I’ve come to dragonflies and damselflies rather late. Many birdwatchers know them well: after all, they fly, there’s a limited range of species, and their best time, in high summer, coincides with when it can be quiet in the bird world. But Odonata – that’s dragonflies and damselflies lumped together – are rather special on Norfolk’s marshes, so on my regular visits to NWT Thorpe Marshes I’ve been catching up.
Thorpe Marshes is rightly getting well-known as an easy place to see Norfolk Hawkers close to the city. But the commonest of the 17 dragons and damsel species we’ve found since the reserve was established in 2011 is easily the Common Blue Damselfly. It’s so common that it rather swamps the others and it’s all too easy to overlook similar species.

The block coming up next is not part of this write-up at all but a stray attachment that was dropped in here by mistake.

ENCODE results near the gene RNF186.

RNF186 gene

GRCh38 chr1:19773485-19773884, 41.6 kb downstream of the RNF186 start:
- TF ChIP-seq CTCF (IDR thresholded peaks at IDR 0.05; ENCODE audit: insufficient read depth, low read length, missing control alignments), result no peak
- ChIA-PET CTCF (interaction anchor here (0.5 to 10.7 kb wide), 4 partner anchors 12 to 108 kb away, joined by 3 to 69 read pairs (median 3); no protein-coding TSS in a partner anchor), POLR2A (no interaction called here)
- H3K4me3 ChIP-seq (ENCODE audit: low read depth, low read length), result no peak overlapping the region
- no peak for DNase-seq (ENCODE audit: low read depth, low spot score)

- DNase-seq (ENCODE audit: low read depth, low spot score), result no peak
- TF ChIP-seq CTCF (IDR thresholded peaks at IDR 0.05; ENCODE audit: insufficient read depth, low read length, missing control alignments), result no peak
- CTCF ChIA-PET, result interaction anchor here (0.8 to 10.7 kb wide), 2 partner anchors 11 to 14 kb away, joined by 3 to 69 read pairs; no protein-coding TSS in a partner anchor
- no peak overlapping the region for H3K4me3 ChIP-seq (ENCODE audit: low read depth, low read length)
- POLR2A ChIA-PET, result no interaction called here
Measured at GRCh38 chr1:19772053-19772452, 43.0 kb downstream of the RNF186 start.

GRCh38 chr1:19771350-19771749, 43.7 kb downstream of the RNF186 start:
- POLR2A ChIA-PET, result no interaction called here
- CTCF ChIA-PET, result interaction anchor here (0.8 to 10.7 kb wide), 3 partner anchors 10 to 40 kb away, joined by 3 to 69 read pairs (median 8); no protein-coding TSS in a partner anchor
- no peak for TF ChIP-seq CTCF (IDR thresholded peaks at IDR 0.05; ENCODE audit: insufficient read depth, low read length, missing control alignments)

|Azure Damselfly close-up, showing Coenagrion spur|
When Norfolk expert Pam Taylor told me she found Azure Damselflies here in 2013 that prompted me to search for them myself. They’ve been there in May, June and July this year and the photo is of one I crept up on. The close-up shows the ‘Coenagrion spur’ – the black line that abruptly stops part-way across the broad blue stripe on the thorax of this genus. They also strike me as slightly more delicate than Common Blue Damselflies and just a little less blue, for bright males, at least.
Another trick is to search lily pads on the tidal River Yare. Here there are often Red-eyed Damselflies alongside elegant, dancing Banded Agrions and the ubiquitous Common Blues.
Another recent find was Common Emerald Damselfly, rather green as the name suggests.
|Common Emerald Damselfly, female|
More wildlife news and details of monthly walks on http://www.honeyguide.co.uk/thorpemarshes.htm